I.R. No. 89-18


The Faculty Union of Middlesex County College, Local 1940 was denied an application for interim relief when it sought to compel the Middlesex County College to continue to accept applications for enrollment in its school of nursing. The charging party alleged that the College was altering the nursing program in retaliation for the exercise of protected rights. However, the charging party failed to establish it had a substantial likelihood of success in prevailing on the facts in this matter.

PERC Citation:

I.R. No. 89-18, 15 NJPER 315 (20140 1989)

Appellate History:



NJPER Index:

43.91 74.373


    NJ PERC:.IR 89 18.wpd - IR 89 18.wpd
    IR 89-018.pdf - IR 89-018.pdf

    Appellate Division:

    Supreme Court:

    I.R. NO. 89-18 1.
    I.R. NO. 89-18

    In the Matter of



    -and- Docket No. CO-89-313


    Charging Party.


    For the Respondent
    Dwyer and Canellis, Esqs.
    (Paul J. Burns, of counsel)

    For the Charging Party
    Jackson, Lewis, Schnitzler & Krupman
    (Jeffrey J. Corradino, of counsel)


    On April 21, 1989, the Faculty Union of Middlesex County College, Local 1940, AFT/AFL-CIO ("AFT" or "Charging Party") filed an unfair practice charge and request for interim relief with the Public Employment Relations COmmission ("Commission") against the Board of Trustees of Middlesex County College ("College") alleging that the College violated subsections 5.4(a)(1), (2), (3) and (5) of

    the New Jersey Employer-Employee Relations Act ("Act")1/ by refusing to accept applications for enrollment in the school of nursing for the fall 1989 term and by actively pursuing "independent contractors" to perform the work currently performed by the nursing faculty. The AFT claims that this action was done for the purpose of discouraging the exercise of protected activities.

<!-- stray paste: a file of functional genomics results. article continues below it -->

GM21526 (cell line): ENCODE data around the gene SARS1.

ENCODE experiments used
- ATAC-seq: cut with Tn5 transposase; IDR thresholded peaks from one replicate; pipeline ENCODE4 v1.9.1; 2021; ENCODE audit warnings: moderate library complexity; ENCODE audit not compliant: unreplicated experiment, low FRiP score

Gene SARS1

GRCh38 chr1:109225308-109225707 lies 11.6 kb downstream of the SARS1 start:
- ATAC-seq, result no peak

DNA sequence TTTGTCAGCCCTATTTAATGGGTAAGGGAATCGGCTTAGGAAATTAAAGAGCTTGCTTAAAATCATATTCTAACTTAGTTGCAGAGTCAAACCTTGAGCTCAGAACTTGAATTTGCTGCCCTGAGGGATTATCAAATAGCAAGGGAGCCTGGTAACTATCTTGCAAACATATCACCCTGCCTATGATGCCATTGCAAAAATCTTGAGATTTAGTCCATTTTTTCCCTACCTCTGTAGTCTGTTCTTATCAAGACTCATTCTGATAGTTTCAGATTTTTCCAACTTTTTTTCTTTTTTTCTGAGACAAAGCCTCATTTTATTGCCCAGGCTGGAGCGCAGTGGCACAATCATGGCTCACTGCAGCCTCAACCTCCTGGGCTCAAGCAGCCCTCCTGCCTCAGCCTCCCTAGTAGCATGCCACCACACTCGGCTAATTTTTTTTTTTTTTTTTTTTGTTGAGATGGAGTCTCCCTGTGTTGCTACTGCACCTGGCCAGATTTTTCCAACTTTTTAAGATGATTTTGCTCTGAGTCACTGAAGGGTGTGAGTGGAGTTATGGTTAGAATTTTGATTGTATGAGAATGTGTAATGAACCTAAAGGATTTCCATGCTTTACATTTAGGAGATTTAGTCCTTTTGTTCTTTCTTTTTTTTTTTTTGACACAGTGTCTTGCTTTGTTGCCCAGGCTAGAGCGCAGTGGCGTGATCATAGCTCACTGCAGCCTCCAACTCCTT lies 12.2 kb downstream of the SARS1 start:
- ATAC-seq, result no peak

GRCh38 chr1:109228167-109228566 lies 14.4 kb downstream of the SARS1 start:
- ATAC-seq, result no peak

The charge was accompanied by an Order to Show Cause which was signed and made returnable for May 3, 1989. Both parties submitted briefs and affidavits prior to the return date and argued orally.

    The standards that have been developed by the Commission for evaluating interim relief requests are similar to those applied by the Courts when addressing similar applications. The moving party must demonstrate that it has a substantial likelihood of success on the legal and factual allegations in a final Commission decision and that irreparable harm will occur if the requested relief is not granted. Further, in evaluating such requests for

    1/ These subsections prohibit public employers, their representatives or agents from: "(1) Interfering with, restraining or coercing employees in the exercise of the rights guaranteed to them by this act. (2) Dominating or interfering with the formation, existence or administration of any employee organization. (3) Discriminating in regard to hire or tenure of employment or any term or condition of employment to encourage or discourage employees in the exercise of the rights guaranteed to them by this act. (5) Refusing to negotiate in good faith with a majority representative of employees in an appropriate unit concerning terms and conditions of employment of employees in that unit, or refusing to process grievances presented by the majority representative."